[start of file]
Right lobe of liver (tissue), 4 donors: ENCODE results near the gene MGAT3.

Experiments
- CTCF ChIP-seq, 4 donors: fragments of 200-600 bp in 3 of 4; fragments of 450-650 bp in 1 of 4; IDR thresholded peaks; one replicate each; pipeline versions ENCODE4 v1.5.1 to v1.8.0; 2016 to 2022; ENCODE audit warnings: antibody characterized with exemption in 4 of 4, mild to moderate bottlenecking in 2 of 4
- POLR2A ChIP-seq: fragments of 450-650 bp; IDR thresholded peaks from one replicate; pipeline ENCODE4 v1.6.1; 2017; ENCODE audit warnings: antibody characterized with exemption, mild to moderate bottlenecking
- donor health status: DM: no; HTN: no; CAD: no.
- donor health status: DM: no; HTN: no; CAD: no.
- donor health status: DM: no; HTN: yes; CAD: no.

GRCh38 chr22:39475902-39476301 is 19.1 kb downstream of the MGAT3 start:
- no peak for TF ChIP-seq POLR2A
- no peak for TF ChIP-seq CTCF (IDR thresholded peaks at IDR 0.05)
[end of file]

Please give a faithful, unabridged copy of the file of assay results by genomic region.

Right lobe of liver (tissue), 4 donors: ENCODE results near the gene MGAT3.

Experiments
- CTCF ChIP-seq, 4 donors: fragments of 200-600 bp in 3 of 4; fragments of 450-650 bp in 1 of 4; IDR thresholded peaks; one replicate each; pipeline versions ENCODE4 v1.5.1 to v1.8.0; 2016 to 2022; ENCODE audit warnings: antibody characterized with exemption in 4 of 4, mild to moderate bottlenecking in 2 of 4
- POLR2A ChIP-seq: fragments of 450-650 bp; IDR thresholded peaks from one replicate; pipeline ENCODE4 v1.6.1; 2017; ENCODE audit warnings: antibody characterized with exemption, mild to moderate bottlenecking
- donor health status: DM: no; HTN: no; CAD: no.
- donor health status: DM: no; HTN: no; CAD: no.
- donor health status: DM: no; HTN: yes; CAD: no.

GRCh38 chr22:39475902-39476301 is 19.1 kb downstream of the MGAT3 start:
- no peak for TF ChIP-seq POLR2A
- no peak for TF ChIP-seq CTCF (IDR thresholded peaks at IDR 0.05)